For 17 years, Katherine Shonk has been the editor of Negotiation Briefings. The author of two works of fiction (The Red Passport and Happy Now?), she is leaving her post after this issue to devote more time to her next novel and other editing work. Katherine will continue to share negotiation lessons in blog posts for the Program on Negotiation. Brandeis University professor Alain Lempereur, the newsletter’s academic editor, spoke with Katherine about her tenure as newsletter editor.
Alain Lempereur: You didn’t start off as a negotiation expert. How did you become someone who shares negotiation advice month after month?
Katherine Shonk: Through good luck! Back in the early 1990s, I took an administrative-support position in the Organization Behavior Department at Northwestern University’s Kellogg School of Management so that I could enroll in fiction-writing workshops at NU in the evening at a significant discount. At Kellogg, I started providing editorial assistance to some of the professors studying negotiation and decision making, including Max H. Bazerman. I was a psychology major in college, so the topics were engaging to me and not completely foreign.
After I earned my master’s in creative writing from the University of Texas in 1999, I needed a job. Max had joined the Harvard Business School and Program on Negotiation (PON) faculty and was looking for an editor. In my first significant career negotiation, I successfully bargained to work remotely—back in the days of dial-up Internet—from the Chicago area, where I’m from. In 2003, PON hired me to edit Negotiation Briefings. I still edit for Max and for other professors. And I’ve worked remotely all these years.
AL: So, you learned about negotiation along the way?
KS: Yes, from editing books and research articles, asking questions when I didn’t understand, and reading foundational books, like Getting to Yes. As newsletter editor, I have kept up with the latest research and writing on negotiation, while staying on top of negotiations in the news. As a storyteller, I love researching complex negotiation stories, extracting useful lessons, and trying to share it all in an engaging way.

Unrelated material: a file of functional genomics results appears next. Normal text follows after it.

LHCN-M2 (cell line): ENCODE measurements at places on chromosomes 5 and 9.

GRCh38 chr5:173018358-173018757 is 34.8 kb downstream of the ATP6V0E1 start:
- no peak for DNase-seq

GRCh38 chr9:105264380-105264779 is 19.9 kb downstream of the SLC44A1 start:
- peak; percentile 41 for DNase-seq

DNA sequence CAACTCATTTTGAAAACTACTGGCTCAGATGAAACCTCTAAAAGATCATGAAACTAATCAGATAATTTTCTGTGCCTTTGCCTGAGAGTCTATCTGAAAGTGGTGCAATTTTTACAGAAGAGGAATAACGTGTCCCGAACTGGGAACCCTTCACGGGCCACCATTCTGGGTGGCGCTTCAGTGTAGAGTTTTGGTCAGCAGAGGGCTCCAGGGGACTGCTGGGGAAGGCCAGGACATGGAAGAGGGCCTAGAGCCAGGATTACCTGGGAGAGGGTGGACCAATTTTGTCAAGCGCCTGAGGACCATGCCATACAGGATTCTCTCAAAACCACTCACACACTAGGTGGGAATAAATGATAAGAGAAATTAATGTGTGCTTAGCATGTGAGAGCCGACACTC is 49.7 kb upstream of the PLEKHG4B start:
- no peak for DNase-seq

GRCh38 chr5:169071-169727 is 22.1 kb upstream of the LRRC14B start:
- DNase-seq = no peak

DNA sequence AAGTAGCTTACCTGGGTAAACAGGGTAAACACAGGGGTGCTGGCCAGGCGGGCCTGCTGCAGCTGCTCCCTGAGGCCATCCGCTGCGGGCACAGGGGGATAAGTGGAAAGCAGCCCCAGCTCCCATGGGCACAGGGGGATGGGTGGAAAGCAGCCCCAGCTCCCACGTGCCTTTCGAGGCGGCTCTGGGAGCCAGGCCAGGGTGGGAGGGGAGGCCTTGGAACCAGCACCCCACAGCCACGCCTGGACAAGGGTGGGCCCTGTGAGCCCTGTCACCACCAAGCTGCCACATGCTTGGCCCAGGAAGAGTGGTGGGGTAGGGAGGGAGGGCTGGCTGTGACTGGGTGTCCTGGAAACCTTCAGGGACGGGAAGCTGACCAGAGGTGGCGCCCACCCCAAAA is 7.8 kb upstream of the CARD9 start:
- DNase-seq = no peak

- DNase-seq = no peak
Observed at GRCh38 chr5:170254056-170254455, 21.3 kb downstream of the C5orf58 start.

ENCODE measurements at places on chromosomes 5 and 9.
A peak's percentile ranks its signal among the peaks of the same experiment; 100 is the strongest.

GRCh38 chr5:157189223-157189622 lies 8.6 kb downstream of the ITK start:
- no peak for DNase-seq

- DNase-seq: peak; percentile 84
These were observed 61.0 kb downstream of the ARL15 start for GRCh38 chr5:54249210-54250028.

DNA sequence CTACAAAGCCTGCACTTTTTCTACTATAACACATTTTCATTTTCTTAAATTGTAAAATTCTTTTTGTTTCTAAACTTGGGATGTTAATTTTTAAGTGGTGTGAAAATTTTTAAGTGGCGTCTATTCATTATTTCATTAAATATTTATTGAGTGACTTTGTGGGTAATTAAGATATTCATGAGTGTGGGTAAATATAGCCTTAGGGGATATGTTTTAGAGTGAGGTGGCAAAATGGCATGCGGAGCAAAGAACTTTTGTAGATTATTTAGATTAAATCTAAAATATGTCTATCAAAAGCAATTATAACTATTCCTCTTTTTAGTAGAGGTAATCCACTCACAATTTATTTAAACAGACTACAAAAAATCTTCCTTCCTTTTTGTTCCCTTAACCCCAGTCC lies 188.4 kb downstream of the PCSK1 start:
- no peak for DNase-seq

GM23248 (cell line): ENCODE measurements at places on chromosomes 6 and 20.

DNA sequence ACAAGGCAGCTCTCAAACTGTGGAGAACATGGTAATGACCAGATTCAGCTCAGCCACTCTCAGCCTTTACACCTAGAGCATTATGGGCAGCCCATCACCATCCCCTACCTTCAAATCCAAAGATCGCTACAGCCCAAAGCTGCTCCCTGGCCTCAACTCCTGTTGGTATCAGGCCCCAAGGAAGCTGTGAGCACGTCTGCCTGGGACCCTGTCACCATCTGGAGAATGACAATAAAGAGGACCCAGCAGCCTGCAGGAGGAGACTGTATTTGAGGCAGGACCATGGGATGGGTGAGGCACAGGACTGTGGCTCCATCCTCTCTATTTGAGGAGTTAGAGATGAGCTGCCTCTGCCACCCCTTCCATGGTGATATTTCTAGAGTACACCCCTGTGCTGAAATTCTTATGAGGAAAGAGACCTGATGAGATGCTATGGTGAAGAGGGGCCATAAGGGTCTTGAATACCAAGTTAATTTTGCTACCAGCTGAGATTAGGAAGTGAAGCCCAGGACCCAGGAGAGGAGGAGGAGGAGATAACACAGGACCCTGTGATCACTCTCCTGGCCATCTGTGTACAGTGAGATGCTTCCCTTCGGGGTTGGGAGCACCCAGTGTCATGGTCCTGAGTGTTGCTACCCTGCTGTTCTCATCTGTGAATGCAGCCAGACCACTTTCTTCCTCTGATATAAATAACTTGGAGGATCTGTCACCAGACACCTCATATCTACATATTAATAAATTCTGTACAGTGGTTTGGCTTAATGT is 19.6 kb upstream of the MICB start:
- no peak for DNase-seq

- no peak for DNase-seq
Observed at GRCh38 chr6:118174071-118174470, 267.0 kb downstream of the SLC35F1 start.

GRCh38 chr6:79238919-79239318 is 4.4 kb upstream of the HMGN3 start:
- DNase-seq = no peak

AL: Do you use your knowledge of negotiation in your daily life?
KS: I do notice opportunities for negotiation that I wouldn’t have noticed years ago, and I push myself to seize them. Negotiation research shows that women, in particular, are often uncomfortable advocating for themselves. I like to think that when I negotiate assertively for what I want or need, I’m not only benefiting myself but also contributing in a small way to changing societal norms around what is appropriate for women to ask for. I also try to encourage friends and family to negotiate for what they want rather than just accepting what they’re offered.
AL: You are very attentive to the world out there. What negotiation theories do you think professionals can leverage more often in their daily lives?
KS: I’ve written this over and over, but it bears repeating: We’ll move closer to our own goals when we try to help the other side meet theirs as well. Claiming value is important in negotiation, but as we’ve seen in recent years, negotiators who refuse to collaborate usually get terrible deals, whether they’re aware of it or not.
I also think we can all benefit from focusing on the ethical component of negotiation— “responsible negotiation,” as you call it. When negotiating, we need to consider how our decisions will affect people who aren’t at the table, Max has taught me. As we see every day in the news, people don’t do this naturally.
AL: What topics do you think deserve more attention in negotiation theory and research?
KS: I hope the Black Lives Matter movement will prompt more universities to accept PhD students and hire professors who are interested in researching and writing about the role of race in negotiation. We have a lot to learn about how bias and prejudice affect negotiation, and how organizations can become more diverse, equitable, and inclusive. The burden shouldn’t be on people of color to negotiate effectively within biased systems.
We also need more practical, research- based advice for bridging our political, cultural, and class divides, which have become quite terrifying lately. We are starting to see more of this work, and
AL: Any final words?
KS: I’m so grateful to everyone at PON and on the newsletter team for their support, hard work, and creative thinking over the years. Many thanks to you, Alain, and to Susan Hackley (who reviewed every issue and caught lots of typos), James Kerwin, Guhan Subramanian, Kristy Hanstad, Gail Odeneal, Kathy Thorne, and our wonderful graphic designer, Becky Hunter. Thanks to all at BMD for their help. A special shout- out to Melissa Snyder, our eagle-eyed proofreader since the beginning: I don’t know what I would have done without you, Melissa!